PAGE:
Welcome to April! We survived the first calendar quarter! Looking back, it was a bit of a slow start, but it appears that is behind us and there is a definite uptick in activity! Also, a special welcome to some new households! We recently added a whole new section of homes in Winter Garden! We look forward to sharing our newsletter with you each month! If you are reading this for the first time, we hope you enjoy it. Keep in mind you can always ask to be removed from the mailing list by emailing David@DavidDorman.comor calling.
March is traditionally the kick off to Spring break season, and while sales do not sky rocket, many home buyers use this planned time to start searching for homes. My family did something somewhat similar when we moved here in 1985. My parents found a place and secured it, and we moved down the day after school let out. It’s not uncommon at all, so while many sellers will wait until school is actually out, to list their homes, some of those sellers find they waited a little too long. Our goal in moving here was to get the family acclimated over the summer and me ready to start my senior year...yes, that’s a true story. I actually moved in my senior year of high school! Getting a house on the market can go several different ways. You might have the home that is move in ready and easy enough to get listed right away, but in some cases, the house may need a bit of work to get things moving along. For example, we have a new listing that I have had a signed agreement on for a week, however the sellers who no longer lives there, needs to have the home deep cleaned, painted and the yard fixed up. This delay of a few weeks, depending on the time of year, can make or break a listings time on market and how it gets viewed. Timing is everything. Luckily, we are Zillow Premiere agents and have the ability to pre-market these homes prior to them hitting the market! If you have questions on the timing of the sale of your home, by all means give us a call!
I took a Facebook poll to see which topics were on the minds of our fans. The one that came up several times was about home renovations and the value of them when selling. I can speak first- hand about this. Back 2012, I did a home renovation of the kitchen, or at least that’s how it started. It ended up affecting 2 bathrooms, the family, dining and living room since we had to remove tile. Anyway, it was a big project and one I did for personal pleasure. While it does add some value to my home, it’s far from a 100% return on investment (ROI). Let’s direct this article towards updates and selling your home.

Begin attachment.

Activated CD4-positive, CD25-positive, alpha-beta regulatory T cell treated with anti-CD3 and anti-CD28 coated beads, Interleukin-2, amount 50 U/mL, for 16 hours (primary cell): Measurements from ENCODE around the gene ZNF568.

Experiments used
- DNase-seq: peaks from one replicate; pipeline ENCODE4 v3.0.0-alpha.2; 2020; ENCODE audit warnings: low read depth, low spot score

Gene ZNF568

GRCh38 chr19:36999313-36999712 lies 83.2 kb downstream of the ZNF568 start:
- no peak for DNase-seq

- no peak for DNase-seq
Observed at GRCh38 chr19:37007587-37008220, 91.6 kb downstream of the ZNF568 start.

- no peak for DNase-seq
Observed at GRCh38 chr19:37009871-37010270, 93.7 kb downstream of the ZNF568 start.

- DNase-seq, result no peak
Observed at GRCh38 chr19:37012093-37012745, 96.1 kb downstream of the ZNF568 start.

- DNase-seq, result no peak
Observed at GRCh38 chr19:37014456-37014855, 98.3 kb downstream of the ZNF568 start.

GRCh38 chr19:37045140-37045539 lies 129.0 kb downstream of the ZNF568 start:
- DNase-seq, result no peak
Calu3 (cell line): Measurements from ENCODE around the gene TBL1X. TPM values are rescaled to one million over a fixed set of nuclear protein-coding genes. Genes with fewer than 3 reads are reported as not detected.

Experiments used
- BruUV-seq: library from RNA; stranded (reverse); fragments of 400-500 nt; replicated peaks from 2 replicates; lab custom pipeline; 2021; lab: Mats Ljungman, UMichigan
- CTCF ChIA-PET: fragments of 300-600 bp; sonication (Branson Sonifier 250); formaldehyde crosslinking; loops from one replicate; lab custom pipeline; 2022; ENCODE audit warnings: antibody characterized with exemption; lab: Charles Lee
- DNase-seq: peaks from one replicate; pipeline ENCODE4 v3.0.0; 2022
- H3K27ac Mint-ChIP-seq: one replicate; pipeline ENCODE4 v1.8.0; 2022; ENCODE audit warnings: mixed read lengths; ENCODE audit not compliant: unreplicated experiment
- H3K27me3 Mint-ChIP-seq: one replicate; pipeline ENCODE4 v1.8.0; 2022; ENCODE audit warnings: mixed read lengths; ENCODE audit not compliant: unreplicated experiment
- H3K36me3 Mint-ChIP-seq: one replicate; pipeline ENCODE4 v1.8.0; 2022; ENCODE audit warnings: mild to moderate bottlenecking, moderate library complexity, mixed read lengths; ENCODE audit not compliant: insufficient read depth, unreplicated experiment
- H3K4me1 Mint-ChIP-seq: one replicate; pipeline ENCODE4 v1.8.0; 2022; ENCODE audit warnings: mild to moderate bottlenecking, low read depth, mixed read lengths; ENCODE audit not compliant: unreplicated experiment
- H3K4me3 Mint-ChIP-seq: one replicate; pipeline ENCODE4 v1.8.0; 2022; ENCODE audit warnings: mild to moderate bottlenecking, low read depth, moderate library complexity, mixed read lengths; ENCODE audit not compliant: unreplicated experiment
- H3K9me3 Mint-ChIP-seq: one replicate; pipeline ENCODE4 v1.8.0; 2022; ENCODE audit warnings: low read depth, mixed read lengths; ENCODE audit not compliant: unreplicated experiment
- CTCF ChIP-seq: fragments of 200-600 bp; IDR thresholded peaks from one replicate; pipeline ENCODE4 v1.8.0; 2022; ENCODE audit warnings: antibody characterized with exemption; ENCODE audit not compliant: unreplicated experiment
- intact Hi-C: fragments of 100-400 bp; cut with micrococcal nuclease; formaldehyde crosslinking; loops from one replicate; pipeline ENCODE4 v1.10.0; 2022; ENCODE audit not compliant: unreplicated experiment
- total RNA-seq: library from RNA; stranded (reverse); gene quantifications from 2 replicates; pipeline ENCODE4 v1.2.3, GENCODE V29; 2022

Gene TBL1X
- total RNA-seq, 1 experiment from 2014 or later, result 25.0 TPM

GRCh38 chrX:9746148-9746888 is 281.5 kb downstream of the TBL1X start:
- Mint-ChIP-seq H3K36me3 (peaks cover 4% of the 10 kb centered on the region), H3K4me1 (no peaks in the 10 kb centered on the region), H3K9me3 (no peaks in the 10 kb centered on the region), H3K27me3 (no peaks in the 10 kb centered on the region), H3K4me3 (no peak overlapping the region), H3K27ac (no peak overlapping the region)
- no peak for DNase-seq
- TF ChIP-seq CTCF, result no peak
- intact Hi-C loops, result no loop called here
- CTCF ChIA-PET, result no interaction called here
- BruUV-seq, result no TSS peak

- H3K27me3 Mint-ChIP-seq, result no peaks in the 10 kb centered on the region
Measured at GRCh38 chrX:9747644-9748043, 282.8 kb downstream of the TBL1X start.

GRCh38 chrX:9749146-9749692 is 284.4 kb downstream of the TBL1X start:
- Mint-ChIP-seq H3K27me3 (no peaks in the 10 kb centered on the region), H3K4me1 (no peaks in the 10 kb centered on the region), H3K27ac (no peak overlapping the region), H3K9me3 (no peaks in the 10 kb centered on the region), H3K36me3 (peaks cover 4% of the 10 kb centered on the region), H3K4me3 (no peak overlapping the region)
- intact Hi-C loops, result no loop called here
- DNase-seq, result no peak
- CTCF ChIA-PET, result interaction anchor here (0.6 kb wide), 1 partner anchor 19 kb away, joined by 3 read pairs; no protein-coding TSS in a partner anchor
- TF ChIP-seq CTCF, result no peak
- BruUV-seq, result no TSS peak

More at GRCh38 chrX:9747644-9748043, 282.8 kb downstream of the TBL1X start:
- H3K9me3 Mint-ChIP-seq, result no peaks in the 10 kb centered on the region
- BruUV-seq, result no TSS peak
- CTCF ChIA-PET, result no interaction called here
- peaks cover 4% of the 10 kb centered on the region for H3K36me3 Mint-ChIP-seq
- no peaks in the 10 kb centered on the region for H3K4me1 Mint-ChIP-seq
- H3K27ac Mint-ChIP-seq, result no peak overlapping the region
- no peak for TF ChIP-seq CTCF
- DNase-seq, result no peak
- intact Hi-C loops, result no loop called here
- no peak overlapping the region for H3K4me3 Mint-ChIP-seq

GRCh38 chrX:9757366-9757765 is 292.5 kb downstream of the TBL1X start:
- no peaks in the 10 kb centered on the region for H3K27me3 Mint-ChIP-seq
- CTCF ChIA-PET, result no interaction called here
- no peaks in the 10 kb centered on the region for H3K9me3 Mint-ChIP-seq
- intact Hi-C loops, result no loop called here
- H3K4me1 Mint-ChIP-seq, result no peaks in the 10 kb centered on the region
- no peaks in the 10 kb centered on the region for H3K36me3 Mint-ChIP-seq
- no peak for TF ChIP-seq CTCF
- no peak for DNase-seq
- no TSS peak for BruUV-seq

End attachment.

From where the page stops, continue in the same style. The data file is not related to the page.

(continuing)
When it comes to the value of a home, I tend to look at homes as an appraiser would. I have a sheet from a local appraiser that breaks down certain features and their value. Oddly enough, the features you have been told that add value, are not as big an influence as you might think. Flooring, kitchen rehabs, new paint etc., rarely carry the weight they once did. Take my Kitchen for example. After it was renovated, I had the house appraised. There was an identical home across the street, not renovated, that was used as a comparable. Sadly, my value only went 10K higher than that one, since mine was on a water lot. So, what does add value? A few things for sure, such as a new roof, added square footage, pools and similar physical improvements do so. Now to be clear, I do feel that if my house were to go on the market next to the same model, my home would get a much better offer. An appraiser might not see if that way, but there are times when a consumer is willing to pay more for what they want. When it comes to selling your home, there are a few do’s and don’ts to updating or upgrading. If you are handy, many simple tasks can help your home show better and get higher offers. This is based on a buyer’s perceived cost to renovate after the sale. For example, consider carpeting. Many buyers will over estimate the cost to replace carpeting and deduct that cost from the list price. The same is true with painting and some updates to kitchens and baths. I never say “no” to a seller painting. It’s not overly expensive and it’s highly effective. Carpeting in some cases is a good thing too. Bath and kitchen renovations can be tricky and costly. Sometimes a minor tweak such as a new mirror or added backslash, can help update the spot. I would caution not to go overboard, as your changes might not be what a buyer wants or if you only go partway, you could end up just making things worse. In any case, don't expect a full ROI. If you are going to make changes, get a realistic quote first and then ask your Relator whether or not it’s a good idea. Sometimes, just having the quote is a good negotiating tool. Take the flooring example. When the buyer comes in and inflates the cost of flooring, you can hand them the quote and negotiate a better deal. What we highly recommend is that before you spend a dime, get the opinion of a professional. I can't tell you how many times I’ve seen money go out the window on bad choices. A good agent will give you proper guidance and also have vendors to help you get the work done right. If you are thinking of selling in the near future, give us a call. Let’s take a look at what is going on and make some educated and realistic decisions. Your agent sees the good and bad all the time and it’s never bad idea to get their opinion. How can we help?